Dear J,

I stopped on the intersection of Cuzner and Capinpin just after Carabao Park to write these words on my phone.

It’s a start of a new school year at UP. Roads are jampacked once again. Yesterday, I saw parents (lots of parents) of what I can only imagine are thousands of new students coming in. It’s thst time of the year when I kinda wish I wasn’t living in LB.

Along Carabao Park, I read on a poster welcoming freshies that gashas UP cliche: Para sa Bayan.

As children, esp when we grew up with siblings, we were raised by our parents to always think of others first or at least to always care about what they would say. I could imagine this is even truer for females than males. But the reality of this was so true for me.

When I entered church life during puberty, this other-thinking was reinforced. Jesus died for humanity right? Is there anything that needs to be said about the matter?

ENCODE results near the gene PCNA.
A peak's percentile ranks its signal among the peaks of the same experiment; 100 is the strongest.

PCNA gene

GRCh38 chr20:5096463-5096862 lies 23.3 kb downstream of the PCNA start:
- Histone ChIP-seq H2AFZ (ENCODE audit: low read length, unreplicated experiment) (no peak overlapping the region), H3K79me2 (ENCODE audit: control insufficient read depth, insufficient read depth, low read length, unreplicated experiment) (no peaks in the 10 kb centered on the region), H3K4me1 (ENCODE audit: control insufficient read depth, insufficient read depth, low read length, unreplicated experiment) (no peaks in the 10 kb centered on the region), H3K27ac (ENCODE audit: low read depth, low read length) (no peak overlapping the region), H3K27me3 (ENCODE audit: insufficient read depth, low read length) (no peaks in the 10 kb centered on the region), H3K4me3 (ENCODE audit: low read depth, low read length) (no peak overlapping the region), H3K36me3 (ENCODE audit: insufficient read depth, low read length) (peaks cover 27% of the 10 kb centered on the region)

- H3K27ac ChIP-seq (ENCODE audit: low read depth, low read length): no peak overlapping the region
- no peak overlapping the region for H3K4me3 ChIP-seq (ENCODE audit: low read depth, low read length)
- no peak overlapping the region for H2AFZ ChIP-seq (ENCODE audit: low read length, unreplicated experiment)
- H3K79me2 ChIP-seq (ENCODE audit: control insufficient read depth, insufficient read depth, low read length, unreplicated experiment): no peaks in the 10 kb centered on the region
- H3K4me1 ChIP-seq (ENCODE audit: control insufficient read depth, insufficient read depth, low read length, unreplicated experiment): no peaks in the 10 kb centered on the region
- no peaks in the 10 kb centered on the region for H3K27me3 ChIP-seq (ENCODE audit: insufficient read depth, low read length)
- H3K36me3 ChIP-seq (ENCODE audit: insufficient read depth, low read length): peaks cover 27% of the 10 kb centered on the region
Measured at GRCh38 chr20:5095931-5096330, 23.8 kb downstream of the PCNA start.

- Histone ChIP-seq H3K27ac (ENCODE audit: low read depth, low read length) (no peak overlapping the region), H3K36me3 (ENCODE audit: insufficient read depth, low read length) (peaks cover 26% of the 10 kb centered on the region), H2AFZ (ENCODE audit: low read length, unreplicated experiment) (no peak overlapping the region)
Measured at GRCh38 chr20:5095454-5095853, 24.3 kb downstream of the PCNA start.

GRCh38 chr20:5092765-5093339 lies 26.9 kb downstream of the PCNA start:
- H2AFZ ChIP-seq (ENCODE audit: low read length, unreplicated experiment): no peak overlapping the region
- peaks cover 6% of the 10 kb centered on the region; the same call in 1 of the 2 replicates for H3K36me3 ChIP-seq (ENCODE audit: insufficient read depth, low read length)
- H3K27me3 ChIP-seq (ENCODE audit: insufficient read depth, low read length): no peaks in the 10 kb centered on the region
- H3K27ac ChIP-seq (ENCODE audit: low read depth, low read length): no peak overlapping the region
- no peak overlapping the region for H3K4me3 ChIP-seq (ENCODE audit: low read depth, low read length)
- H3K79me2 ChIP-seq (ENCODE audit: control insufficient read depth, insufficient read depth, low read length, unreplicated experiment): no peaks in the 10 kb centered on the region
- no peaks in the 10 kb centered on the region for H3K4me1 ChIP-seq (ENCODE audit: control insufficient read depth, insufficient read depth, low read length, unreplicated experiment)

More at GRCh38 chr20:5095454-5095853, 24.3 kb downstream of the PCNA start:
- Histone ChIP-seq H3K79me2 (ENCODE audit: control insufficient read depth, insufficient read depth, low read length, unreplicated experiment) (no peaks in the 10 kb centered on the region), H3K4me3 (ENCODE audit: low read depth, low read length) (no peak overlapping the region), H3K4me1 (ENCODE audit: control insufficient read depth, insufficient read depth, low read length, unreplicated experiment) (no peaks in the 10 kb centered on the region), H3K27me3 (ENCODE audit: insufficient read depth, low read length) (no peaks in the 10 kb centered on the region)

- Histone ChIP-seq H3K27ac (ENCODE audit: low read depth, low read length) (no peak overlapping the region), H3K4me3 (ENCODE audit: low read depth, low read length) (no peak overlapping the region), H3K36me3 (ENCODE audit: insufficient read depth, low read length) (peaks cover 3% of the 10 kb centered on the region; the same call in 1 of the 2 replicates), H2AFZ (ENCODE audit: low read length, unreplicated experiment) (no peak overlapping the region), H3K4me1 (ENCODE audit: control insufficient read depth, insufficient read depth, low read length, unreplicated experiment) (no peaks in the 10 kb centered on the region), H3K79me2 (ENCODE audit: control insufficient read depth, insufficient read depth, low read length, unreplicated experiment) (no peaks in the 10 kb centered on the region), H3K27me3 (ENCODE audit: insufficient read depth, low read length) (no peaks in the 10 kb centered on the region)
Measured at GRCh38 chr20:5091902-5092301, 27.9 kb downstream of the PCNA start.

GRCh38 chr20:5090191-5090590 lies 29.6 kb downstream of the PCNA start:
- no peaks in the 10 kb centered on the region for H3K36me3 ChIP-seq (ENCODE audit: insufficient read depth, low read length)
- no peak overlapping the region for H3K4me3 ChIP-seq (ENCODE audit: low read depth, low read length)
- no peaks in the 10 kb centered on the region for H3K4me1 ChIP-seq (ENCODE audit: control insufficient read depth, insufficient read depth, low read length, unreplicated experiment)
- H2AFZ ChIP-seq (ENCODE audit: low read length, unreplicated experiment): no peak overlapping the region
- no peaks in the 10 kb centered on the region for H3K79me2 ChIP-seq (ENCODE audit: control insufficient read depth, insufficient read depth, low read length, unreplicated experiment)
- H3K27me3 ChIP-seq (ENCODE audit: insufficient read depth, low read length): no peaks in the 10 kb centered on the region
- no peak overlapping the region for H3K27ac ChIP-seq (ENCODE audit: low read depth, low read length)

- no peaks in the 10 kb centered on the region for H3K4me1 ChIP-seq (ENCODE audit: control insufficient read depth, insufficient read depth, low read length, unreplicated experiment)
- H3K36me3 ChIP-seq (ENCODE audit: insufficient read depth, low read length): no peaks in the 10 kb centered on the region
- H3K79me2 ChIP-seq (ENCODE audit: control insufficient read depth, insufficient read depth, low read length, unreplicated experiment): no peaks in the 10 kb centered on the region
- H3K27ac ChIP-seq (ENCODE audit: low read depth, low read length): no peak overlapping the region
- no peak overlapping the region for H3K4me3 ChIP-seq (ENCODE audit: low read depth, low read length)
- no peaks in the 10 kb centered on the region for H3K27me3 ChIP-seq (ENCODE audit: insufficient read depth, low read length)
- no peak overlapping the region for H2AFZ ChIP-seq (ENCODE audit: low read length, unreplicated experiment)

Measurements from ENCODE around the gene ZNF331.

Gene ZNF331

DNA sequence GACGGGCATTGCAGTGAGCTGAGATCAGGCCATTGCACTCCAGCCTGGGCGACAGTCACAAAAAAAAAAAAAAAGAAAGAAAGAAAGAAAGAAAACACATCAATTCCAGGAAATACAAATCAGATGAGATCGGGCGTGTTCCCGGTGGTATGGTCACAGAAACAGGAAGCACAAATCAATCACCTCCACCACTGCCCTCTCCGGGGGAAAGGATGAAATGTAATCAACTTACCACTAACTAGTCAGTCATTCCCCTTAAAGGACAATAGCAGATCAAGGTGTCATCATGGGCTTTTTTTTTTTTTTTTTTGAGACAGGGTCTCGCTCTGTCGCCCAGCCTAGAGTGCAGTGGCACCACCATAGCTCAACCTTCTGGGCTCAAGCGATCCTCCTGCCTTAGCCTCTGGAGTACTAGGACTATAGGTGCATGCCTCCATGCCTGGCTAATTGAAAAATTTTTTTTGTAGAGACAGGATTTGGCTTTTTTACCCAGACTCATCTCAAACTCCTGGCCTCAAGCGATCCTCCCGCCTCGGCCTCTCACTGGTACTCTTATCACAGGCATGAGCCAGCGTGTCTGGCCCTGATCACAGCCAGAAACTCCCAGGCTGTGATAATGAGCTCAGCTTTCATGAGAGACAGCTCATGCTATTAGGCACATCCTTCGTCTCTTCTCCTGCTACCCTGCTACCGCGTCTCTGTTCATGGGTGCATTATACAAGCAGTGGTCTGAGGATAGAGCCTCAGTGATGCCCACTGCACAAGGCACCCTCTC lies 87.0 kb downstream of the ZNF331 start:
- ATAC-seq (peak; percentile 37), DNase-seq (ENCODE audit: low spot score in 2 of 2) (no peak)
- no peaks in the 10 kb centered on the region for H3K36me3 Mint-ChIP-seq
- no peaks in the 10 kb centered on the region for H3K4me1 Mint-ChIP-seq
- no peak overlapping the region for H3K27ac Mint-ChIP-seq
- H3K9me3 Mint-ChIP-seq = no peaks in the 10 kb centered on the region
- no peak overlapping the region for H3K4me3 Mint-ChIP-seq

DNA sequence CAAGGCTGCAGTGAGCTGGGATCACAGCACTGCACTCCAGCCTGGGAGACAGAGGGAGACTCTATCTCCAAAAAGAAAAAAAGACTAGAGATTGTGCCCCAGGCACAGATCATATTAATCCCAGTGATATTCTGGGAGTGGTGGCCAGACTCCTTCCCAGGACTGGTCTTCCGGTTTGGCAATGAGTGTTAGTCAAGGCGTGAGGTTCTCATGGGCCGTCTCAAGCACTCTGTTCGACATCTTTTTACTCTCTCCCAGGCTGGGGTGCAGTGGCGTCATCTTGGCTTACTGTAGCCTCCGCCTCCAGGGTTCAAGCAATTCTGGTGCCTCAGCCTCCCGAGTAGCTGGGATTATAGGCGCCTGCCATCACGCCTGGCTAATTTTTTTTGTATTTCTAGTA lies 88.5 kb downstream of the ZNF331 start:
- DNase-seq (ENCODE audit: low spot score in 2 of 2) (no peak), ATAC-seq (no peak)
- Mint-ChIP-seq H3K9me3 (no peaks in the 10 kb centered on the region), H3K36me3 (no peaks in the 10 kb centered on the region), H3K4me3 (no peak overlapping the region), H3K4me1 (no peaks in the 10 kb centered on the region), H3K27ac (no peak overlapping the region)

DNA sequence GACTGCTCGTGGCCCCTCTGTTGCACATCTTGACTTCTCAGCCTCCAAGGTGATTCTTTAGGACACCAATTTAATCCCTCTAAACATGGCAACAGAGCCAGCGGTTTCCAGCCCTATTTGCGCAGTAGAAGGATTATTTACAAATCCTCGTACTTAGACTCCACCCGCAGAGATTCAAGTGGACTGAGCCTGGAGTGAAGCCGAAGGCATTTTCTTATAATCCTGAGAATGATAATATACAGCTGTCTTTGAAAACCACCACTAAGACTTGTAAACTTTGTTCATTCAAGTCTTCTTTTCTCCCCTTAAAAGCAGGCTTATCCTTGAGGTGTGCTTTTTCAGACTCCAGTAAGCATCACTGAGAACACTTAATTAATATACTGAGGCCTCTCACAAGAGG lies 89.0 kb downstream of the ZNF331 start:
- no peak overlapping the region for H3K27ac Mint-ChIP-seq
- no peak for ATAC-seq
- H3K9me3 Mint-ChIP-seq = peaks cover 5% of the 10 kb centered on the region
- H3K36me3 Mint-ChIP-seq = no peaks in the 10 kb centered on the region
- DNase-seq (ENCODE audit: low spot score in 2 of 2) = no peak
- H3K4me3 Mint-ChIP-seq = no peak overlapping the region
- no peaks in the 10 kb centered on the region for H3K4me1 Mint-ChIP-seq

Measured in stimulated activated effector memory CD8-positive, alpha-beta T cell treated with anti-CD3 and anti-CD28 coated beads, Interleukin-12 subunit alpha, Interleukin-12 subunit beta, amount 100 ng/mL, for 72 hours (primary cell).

And so when I entered UP, these words were not new. They only took on a different subject: the nation, the bayan, that ever powerful social construct. I never went into student politics until I was in fourth year when I left the church and looked for something new to channel my desire to help others. The first three years of college though was spent thinking about others, the Dead and how I could emulate Jesus’ self-sacrificing attitude.

In short, I exited 17 years of schooling out into the real world with a very poor sense of Self. And I had to fight my way out of all these institutions to find that for myself.

That is to say, I had to fight to be someone who cares enough to write these words to you.

No wonder